The 20 most livable cities in Canada for newcomers


The Globe and Mail recently released a study ranking the most desirable cities for newcomers in Canada. The Globe examined how easy it was to integrate into the community, access to basic amenities and affordable housing. The ranking was meant for individuals who have arrived in Canada over the past five years.

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The Globe collected data from 439 cities across the country, each with a population over 10,000. The evaluation involved an analysis of 43 variables, which span 10 categories that were identified as crucial when a person contemplates relocating to a new city. These categories were economy, housing, demographics, health care, safety, education, community, amenities, transportation and climate.

The ranking is as follows:

  1. Pitt Meadows, BC
  2. Victoria, BC
  3. Winnipeg, MB
  4. North Vancouver, BC
  5. Saanich, BC
  6. Wellesley, ON
  7. Burlington, ON
  8. Regina, SK
  9. Delta, BC
  10. Maple Ridge, BC
  11. West Vancouver, BC
  12. Oak Bay, BC
  13. Abbotsford, BC
  14. Colwood, BC
  15. Norwich, ON
  16. Parksville, BC
  17. Fort St. John, BC
  18. Port Coquitlam, BC
  19. Middlesex Centre, ON
  20. Coldstream, BC

The study identified certain categories as more important for people selecting a community to live in, such as housing, and weighed those categories more heavily than less significant categories, such as climate.

At the end, they weighted and averaged the scores to compute a composite score for each city. No city was perfect – even Victoria, a top ranked city, received some average scores for housing and healthcare. However, the ranking offers a holistic view of the strengths of each city and overall livability.

A deep dive into the categories and variables

The economy category assessed a city’s financial health by examining the job market, income levels and tax and overall economic stability. Oak Bay, Colwood, Norwich, Middlesex Centre and Port Coquitlam were some cities that had an unemployment rate below 6%.

For housing, the category evaluates the affordability of housing, and the accessibility of housing options for seniors. They looked at average value of primary real estate, property tax and household dwelling expenditure. They also examined the senior’s housing per capita.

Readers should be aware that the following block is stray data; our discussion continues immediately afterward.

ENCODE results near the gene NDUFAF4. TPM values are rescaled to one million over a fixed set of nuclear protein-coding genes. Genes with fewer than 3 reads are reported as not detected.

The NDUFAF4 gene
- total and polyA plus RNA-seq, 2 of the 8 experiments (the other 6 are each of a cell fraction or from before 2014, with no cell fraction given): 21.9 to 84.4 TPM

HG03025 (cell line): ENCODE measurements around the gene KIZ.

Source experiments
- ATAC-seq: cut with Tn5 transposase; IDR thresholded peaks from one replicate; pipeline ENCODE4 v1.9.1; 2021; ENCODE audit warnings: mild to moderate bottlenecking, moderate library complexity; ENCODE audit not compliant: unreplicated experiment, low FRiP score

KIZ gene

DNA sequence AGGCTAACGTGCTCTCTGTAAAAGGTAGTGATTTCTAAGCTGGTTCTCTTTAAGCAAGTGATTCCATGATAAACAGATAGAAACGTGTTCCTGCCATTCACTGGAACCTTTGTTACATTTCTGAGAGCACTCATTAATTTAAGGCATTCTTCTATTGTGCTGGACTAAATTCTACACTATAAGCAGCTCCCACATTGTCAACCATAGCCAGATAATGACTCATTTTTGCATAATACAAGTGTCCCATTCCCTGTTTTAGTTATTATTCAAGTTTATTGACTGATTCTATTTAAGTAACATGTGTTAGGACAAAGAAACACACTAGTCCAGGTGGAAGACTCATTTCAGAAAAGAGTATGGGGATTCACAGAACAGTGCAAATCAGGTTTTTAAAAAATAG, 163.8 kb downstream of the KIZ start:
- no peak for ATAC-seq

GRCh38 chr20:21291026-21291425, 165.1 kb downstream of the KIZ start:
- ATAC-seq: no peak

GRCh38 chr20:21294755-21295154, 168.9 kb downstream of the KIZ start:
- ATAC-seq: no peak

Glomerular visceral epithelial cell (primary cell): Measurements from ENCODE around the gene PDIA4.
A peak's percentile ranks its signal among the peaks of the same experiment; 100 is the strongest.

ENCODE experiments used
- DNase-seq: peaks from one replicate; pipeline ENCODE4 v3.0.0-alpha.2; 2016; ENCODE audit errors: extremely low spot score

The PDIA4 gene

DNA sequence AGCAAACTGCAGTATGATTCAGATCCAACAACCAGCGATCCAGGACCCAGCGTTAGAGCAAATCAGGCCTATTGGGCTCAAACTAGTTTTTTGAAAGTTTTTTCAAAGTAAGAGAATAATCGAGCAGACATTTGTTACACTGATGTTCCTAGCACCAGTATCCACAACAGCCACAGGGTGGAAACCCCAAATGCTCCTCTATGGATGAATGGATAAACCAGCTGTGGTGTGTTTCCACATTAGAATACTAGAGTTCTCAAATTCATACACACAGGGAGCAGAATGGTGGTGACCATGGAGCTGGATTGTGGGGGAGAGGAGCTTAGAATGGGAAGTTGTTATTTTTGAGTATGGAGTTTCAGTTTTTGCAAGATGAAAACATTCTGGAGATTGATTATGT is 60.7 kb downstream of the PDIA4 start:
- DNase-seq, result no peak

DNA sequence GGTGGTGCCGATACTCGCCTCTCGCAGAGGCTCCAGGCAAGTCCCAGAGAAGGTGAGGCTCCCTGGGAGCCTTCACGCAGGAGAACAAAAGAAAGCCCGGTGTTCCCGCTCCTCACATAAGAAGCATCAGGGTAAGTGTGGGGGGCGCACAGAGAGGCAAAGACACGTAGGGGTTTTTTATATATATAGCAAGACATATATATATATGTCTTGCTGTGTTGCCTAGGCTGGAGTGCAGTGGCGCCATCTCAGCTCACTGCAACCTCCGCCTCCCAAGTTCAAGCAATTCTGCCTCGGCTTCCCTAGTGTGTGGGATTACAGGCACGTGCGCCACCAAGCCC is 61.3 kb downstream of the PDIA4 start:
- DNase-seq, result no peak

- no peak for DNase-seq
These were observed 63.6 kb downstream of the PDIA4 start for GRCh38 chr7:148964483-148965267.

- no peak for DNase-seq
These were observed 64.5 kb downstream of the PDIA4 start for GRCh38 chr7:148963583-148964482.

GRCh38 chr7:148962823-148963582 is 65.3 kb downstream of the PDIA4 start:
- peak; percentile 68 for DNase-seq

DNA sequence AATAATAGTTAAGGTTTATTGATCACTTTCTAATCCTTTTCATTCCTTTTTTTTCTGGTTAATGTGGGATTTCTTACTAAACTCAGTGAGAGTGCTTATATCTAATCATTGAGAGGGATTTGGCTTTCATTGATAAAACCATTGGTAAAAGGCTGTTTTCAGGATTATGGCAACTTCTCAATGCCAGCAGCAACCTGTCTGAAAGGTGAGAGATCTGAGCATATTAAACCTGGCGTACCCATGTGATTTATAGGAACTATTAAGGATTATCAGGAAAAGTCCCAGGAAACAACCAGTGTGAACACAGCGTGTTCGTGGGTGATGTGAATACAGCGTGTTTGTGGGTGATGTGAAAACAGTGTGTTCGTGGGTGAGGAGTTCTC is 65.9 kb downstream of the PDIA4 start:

The demographics category looked at a city’s stability and sustainability in population growth, diversity, and cultural richness. The Globe used a diversity indicator index based on three variables: the percentage of the population whose mother tongue is not English or French, the percentage of population who are first- or second-generation immigrations and the percentage of population who are visible minorities.

Port Coquitlam, Abbotsford, West Vancouver, Delta, North Vancouver, and Winnipeg are cities that have higher diversity than the Canadian average.

As for healthcare, the Globe examined the accessibility and quality of health care services and residents’ general perception of their health status. The Globe used indicators such as the proportion of the population able to receive immediate care for minor problems within three days and the proportion of the population with a regular health care provider.

Over 88% of the population in Maple Ridge, Pitt Meadows and North Vancouver had a regular healthcare provider.

The safety category examined the likelihood of crimes and residents’ overall confidence in public safety. Wellesley had a likelihood of crime rate that was 88% lower than the Canadian average, the lowest out of all cities. Other cities with a lower likelihood of crime than the Canadian average were Pitt Meadows, North Vancouver, Saanich and Burlington.

The education category assessed the educational qualifications of the community and the availability of schools, universities, and other educational institutions in the area.

As for community, the category looked at the city’s social engagement venues, community events, volunteer opportunities and the sense of belonging and connectivity within the city.

West Vancouver and Coldstream are the two cities with the highest sense of belonging to the local community, at 74% of the population.

For the amenities category, the Globe determined the number of recreational facilities, entertainment options, shopping centres and other leisure opportunities available for residents in the community. This included cannabis stores, gyms, movie theatres and proximity to childcare, grocery stores, libraries and parks.

In terms of transportation, the category examined the public transit system, accessibility, and overall ease of getting around the city. This included looking at the proportion of households within 45 minutes of an airport and the proportion of the population living within one kilometer of any source of public transportation.

The only cities that were more walkable than the Canadian average were North Vancouver, Winnipeg, and Victoria.

Finally, the Globe considered the climate of every city, cataloguing extreme climate and overall seasonal conditions from the past. They examined the number of days in a year when the humidex was over 35 and when the daytime low temperate was colder than -15 degrees Celsius.

The two cities with the most days where the temperature was colder than -15 degrees Celsius was Winnipeg and Regina.

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